Nowhere to Hide

Jesus Reached Out

No matter where you run, or how buried you are in work and circumstances, there is no place that God cannot find you. This is a comfort to some, and a fear for others. Don’t add God to your list of fears. When Adam sinned against God, he ran and hid. God called out into the garden and said, “Where are you Adam?” Adam hid because of his sin, but his sin did not hide him from God. God knew exactly where Adam was, just as our parents could always see our foot sticking out or our hair just above the back of the couch. We pretend that we can hide from those that love us the most, but we are only fooling ourselves. God sees us in our sinfulness, our wretchedness, even our busyness, and stills calls to us. He still reaches out His hand. God loves us, even when we sin against Him. God loves you, especially today.

Unlike Us

Love Without Limits

Two things that I know I lack, which demonstrates to me just how amazing God is. He is slow to anger. I am not. He is rich in love. Mine has limits. We could never invent a God like this one because we could never conceive of Him. And yet this is the One who sent His Son to die for us. “God demonstrates His love for us in this: while we were enemies, Christ died for us.” (Romans 5:8) Something to think about today.

Summer of Love


“Summer is for Lovers” or so the saying goes. I first met my wife during the summer. Maybe it was the humidity, or maybe it was the sweat stinging my eyes, we managed to fall in love that summer long ago. The summer romance is a staple of movies and media that try to capitalize on the season and desires of young people to get together.

Beloved, let us love one another, for love is from God, and whoever loves has been born of God and knows God. Anyone who does not love does not know God, because God is love. (1Jn 4:7-8)

We know that “God is love” and that all true love must begin with God. If it is truly love, then it is from God. This love comes from a specific Greek word, “agapae”, which closely defined means “sacrificial love” or love which freely sacrifices itself for the  sake of another without expecting reciprocation. This is the kind of love encouraged throughout the New Testament, and echoes the kind of Love which God expresses in the Old Testament, “hesed” or as it is often translated, “loving-kindness”. This should make us wonder if some of the things we “love” are truly worth the word we apply.

Some people love chocolate. I like to add peanut butter to that list. But neither chocolate, nor any food, can provide the kind of response required in love. Some love certain media figures or celebrities, though they will have no chance of ever meeting them or having those feelings reciprocated. We may adore and elevate nearly anything, but if there is no real response, can it really be love?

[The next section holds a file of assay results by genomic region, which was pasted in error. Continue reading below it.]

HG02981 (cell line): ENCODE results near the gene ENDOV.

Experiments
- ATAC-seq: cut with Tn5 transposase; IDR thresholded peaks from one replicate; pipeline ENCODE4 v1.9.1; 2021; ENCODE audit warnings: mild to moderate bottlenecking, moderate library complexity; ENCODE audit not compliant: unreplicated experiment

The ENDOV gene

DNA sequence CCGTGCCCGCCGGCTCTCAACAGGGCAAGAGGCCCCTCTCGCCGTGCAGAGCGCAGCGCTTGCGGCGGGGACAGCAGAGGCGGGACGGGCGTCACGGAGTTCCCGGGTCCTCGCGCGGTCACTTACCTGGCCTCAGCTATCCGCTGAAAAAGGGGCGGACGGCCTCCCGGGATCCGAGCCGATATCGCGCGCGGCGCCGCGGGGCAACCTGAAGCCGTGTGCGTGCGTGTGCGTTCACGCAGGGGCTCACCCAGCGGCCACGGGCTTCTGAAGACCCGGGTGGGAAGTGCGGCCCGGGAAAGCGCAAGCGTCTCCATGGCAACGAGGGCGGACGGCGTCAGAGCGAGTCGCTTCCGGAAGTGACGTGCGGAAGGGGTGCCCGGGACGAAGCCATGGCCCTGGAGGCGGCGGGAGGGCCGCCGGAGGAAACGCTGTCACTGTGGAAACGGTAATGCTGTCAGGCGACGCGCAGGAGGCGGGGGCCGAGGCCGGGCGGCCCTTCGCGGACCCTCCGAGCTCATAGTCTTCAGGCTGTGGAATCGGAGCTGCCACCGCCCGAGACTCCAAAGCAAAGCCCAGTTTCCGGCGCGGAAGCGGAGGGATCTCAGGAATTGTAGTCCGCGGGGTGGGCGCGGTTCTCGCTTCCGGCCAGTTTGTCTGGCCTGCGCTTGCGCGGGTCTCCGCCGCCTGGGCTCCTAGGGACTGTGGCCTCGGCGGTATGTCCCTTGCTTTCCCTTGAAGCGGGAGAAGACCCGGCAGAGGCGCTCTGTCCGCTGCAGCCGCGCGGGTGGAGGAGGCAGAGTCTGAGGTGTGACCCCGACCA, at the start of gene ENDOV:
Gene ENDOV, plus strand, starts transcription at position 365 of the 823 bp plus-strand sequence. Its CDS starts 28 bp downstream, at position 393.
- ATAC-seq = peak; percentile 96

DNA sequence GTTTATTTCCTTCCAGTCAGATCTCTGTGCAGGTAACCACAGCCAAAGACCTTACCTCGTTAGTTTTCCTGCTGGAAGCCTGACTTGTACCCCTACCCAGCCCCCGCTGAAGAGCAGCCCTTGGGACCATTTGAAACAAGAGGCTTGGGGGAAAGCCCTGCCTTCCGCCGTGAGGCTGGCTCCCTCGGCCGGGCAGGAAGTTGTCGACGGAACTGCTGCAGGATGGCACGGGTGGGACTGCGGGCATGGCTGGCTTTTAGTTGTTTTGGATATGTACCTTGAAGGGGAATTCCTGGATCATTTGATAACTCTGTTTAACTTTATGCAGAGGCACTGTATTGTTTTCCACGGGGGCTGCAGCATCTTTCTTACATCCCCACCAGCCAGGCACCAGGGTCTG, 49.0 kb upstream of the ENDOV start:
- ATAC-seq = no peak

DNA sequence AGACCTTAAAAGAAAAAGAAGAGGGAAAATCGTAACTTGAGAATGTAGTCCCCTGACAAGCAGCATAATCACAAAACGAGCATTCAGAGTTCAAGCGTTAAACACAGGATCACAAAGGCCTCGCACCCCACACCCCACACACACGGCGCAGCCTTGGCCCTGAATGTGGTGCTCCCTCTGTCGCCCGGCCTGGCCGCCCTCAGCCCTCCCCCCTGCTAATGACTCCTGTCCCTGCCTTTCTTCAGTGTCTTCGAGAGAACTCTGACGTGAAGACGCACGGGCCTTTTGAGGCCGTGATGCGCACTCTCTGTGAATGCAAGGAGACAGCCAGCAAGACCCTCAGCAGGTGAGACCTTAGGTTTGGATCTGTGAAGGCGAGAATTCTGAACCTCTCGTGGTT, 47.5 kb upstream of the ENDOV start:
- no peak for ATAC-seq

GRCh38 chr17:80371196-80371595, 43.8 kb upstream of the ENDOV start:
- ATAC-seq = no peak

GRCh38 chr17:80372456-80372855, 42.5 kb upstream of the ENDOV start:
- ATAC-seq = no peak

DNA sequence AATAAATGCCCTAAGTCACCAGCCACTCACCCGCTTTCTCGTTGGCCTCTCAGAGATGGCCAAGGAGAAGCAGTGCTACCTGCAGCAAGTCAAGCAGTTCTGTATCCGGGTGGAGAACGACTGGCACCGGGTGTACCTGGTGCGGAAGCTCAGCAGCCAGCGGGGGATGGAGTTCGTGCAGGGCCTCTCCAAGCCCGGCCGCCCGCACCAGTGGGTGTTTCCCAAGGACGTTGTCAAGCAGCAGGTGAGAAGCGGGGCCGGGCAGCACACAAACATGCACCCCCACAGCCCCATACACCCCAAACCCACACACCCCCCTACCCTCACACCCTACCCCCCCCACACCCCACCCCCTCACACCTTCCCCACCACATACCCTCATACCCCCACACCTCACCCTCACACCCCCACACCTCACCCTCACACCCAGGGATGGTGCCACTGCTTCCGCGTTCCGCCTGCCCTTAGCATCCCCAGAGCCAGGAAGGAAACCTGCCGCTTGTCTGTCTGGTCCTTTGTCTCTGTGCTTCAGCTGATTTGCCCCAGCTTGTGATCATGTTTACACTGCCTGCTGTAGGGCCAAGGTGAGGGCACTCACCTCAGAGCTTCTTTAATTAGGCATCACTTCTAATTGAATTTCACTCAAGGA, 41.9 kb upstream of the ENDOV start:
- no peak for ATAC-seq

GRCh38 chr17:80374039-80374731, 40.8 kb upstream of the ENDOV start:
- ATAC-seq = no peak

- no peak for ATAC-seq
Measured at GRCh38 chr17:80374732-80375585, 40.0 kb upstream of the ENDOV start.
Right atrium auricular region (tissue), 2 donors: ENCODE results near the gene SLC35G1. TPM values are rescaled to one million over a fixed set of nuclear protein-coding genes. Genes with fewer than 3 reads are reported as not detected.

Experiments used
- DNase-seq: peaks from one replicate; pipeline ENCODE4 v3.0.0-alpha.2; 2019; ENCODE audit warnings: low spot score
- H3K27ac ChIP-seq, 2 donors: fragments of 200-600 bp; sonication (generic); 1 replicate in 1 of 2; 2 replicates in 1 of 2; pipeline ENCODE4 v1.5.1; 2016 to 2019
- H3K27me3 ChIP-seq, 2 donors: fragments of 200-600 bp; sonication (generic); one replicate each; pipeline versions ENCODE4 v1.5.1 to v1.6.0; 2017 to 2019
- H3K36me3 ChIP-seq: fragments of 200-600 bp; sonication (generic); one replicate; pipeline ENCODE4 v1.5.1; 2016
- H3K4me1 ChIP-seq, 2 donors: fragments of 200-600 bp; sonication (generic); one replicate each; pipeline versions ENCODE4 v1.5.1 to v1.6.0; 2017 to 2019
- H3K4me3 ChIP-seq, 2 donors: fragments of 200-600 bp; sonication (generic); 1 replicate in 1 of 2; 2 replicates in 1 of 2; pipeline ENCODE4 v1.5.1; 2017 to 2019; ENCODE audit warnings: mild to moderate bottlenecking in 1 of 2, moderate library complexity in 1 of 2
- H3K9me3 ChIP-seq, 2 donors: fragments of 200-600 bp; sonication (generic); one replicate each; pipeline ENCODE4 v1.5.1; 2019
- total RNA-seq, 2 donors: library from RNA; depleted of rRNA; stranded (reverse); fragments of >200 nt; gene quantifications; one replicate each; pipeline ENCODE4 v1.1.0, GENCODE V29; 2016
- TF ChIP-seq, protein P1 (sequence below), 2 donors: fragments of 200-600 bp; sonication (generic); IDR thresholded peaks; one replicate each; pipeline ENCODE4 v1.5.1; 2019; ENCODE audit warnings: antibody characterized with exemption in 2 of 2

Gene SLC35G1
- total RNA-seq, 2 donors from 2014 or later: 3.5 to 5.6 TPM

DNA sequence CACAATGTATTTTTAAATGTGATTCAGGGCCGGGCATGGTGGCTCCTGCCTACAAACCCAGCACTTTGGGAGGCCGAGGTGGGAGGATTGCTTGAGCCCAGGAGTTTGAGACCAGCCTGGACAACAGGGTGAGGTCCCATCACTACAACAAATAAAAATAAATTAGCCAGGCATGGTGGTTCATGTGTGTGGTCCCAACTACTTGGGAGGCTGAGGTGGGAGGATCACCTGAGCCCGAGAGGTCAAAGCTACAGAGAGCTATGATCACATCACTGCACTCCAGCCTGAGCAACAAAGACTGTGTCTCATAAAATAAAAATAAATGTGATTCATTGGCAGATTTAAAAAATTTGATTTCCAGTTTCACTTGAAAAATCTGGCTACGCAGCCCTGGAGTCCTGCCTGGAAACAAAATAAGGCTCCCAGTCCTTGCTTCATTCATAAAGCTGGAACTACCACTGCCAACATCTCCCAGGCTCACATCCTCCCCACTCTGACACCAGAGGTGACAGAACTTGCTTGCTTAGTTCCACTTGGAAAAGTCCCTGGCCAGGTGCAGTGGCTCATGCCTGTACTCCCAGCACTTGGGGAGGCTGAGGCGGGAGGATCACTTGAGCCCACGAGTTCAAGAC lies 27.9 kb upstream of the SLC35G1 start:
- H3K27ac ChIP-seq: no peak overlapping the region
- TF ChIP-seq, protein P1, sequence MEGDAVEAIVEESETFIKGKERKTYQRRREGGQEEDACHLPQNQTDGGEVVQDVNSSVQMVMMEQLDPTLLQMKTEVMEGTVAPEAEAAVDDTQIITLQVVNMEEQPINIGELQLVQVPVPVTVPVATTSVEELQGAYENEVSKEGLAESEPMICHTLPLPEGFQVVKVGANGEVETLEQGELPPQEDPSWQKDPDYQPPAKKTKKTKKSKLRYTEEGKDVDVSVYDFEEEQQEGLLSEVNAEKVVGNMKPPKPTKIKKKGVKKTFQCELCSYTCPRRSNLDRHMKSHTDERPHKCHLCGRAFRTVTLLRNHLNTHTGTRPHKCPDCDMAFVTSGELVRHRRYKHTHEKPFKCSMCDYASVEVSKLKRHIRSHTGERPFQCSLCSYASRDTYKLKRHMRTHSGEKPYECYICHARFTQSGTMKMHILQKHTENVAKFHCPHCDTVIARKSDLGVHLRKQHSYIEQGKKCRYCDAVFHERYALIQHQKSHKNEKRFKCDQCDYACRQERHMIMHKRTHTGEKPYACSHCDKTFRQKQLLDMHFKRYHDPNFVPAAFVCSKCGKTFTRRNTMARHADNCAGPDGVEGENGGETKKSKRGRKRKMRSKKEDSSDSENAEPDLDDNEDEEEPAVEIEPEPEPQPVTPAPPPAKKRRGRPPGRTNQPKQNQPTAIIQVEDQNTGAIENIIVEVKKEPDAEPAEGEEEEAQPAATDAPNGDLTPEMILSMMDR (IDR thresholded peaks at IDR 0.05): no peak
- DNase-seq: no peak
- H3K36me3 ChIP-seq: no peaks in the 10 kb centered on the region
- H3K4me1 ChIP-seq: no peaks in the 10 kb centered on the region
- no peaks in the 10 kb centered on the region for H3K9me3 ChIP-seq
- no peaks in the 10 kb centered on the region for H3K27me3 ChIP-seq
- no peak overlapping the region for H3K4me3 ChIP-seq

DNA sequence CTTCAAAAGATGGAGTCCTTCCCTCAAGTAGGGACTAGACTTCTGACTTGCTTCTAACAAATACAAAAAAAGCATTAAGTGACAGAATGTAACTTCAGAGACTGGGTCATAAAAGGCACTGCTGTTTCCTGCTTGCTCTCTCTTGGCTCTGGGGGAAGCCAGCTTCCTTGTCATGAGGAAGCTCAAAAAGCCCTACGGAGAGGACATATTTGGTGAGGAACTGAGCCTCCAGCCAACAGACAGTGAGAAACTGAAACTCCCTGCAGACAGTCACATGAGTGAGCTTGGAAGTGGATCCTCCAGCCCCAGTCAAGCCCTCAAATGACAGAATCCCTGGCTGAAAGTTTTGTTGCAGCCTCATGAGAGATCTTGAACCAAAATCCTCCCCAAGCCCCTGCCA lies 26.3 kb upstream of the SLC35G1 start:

We must be careful to distinguish real love with its evil opposite, lust. Lust translates the Greek word “epithumia” and is often translated as “evil desire” or “covet”. Lust sees and wants. Love sees and desires a relationship. Lust takes for itself what it wants, without thinking about the other. Love gives and gives before the other gives back. Lust uses up and throws away when it is done, making even people disposable. Love values and upholds others, making them indispensable, even if no one else values them.

Lust is the beady eyes hovering over the computer screen downloading and viewing, demanding even new images of pornography to fill the eyes with pictures and the mind with fantasies without consequence.

Love is the elderly couple who long after the wrinkles and age has set in, still hold hands and gaze into each other’s eyes. Love is sitting at the bedside, seeing past the brokenness, the sickness and the age, and still being passionate for your mate. Love is watching your children slip into bad decisions, but still welcoming them home when their world has caved in. Love is still giving them enough room to work things out for themselves, being patient with them.

Love is in the God who sends His own Son, though all on earth are His enemies, and hate Him, to live and die for them, dying for their sins so that after His death, burial and resurrection, some would respond in faith.

God made us to love. He made us to look outside ourselves and to work to please others, especially God, in a self-sacrificial way. Jesus tells us:

“This is my commandment, that you love one another as I have loved you. Greater love has no one than this, that someone lay down his life for his friends. You are my friends if you do what I command you. (Joh 15:12-14)

Who do you truly love? Who is indispensable to you?